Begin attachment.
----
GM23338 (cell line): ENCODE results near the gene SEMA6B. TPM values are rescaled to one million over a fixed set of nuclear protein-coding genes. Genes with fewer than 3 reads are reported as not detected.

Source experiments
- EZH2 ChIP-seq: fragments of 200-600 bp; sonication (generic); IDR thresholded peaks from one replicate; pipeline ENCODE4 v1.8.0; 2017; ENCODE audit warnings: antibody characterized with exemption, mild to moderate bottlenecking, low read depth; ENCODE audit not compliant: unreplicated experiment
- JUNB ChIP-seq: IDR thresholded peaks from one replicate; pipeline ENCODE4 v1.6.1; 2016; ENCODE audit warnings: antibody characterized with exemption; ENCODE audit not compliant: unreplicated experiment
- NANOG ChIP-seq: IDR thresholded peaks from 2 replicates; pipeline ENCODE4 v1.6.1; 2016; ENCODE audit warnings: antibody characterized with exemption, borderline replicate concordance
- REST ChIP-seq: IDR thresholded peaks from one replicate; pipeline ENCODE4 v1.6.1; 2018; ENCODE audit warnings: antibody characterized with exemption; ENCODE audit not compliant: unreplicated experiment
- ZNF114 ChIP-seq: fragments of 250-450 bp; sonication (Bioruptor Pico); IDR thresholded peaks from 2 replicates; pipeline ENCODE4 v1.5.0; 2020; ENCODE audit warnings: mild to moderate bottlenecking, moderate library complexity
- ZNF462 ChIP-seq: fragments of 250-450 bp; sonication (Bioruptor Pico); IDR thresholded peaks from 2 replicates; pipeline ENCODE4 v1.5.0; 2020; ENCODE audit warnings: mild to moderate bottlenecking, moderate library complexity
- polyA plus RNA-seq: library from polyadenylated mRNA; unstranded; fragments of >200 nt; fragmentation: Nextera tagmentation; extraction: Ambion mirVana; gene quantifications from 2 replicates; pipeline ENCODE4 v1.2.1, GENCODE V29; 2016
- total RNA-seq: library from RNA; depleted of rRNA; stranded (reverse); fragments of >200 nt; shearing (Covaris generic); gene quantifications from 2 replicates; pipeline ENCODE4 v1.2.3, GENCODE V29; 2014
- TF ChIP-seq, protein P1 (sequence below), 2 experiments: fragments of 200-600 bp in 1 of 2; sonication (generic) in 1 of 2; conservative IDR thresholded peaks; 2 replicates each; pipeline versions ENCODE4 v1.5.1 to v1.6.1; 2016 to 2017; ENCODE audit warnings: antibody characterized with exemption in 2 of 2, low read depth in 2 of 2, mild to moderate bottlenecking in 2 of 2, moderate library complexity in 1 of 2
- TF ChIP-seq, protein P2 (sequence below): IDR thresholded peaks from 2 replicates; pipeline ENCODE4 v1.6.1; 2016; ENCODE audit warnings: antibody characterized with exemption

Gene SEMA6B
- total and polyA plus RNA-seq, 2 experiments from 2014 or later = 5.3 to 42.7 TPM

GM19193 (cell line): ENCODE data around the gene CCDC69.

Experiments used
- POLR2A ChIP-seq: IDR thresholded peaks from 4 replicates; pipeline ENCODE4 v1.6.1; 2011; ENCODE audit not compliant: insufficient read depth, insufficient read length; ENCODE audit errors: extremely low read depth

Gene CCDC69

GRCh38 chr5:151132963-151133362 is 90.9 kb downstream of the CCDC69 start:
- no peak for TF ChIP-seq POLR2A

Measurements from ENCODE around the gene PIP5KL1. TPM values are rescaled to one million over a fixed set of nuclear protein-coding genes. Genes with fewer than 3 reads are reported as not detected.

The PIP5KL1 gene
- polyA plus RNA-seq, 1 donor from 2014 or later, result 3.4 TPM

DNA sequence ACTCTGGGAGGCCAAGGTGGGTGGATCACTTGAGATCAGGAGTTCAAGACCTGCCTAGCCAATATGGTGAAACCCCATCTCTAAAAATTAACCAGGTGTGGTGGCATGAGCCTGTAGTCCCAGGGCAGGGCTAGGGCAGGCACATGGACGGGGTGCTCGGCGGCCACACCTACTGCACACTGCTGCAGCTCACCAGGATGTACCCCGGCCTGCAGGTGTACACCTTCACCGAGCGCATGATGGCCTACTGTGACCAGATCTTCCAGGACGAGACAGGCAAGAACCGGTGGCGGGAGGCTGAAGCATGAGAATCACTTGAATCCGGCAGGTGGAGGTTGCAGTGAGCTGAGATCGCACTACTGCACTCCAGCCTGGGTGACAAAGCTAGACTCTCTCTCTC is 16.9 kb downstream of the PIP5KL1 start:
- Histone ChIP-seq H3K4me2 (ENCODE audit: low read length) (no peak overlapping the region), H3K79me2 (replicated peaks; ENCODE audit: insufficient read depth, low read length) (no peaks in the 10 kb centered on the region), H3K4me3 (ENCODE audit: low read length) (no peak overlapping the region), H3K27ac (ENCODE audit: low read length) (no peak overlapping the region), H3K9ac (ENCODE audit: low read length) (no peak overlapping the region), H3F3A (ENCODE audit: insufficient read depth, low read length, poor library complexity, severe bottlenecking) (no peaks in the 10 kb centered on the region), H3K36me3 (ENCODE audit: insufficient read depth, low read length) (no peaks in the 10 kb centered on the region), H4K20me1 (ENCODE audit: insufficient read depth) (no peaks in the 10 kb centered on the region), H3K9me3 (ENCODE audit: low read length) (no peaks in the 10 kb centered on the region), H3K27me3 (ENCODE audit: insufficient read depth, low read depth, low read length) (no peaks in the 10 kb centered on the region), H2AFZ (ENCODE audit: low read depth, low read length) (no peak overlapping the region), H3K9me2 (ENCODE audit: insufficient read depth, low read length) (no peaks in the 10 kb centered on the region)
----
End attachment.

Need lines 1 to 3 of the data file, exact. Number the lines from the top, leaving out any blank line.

GM23338 (cell line): ENCODE results near the gene SEMA6B. TPM values are rescaled to one million over a fixed set of nuclear protein-coding genes. Genes with fewer than 3 reads are reported as not detected.

Source experiments
- EZH2 ChIP-seq: fragments of 200-600 bp; sonication (generic); IDR thresholded peaks from one replicate; pipeline ENCODE4 v1.8.0; 2017; ENCODE audit warnings: antibody characterized with exemption, mild to moderate bottlenecking, low read depth; ENCODE audit not compliant: unreplicated experiment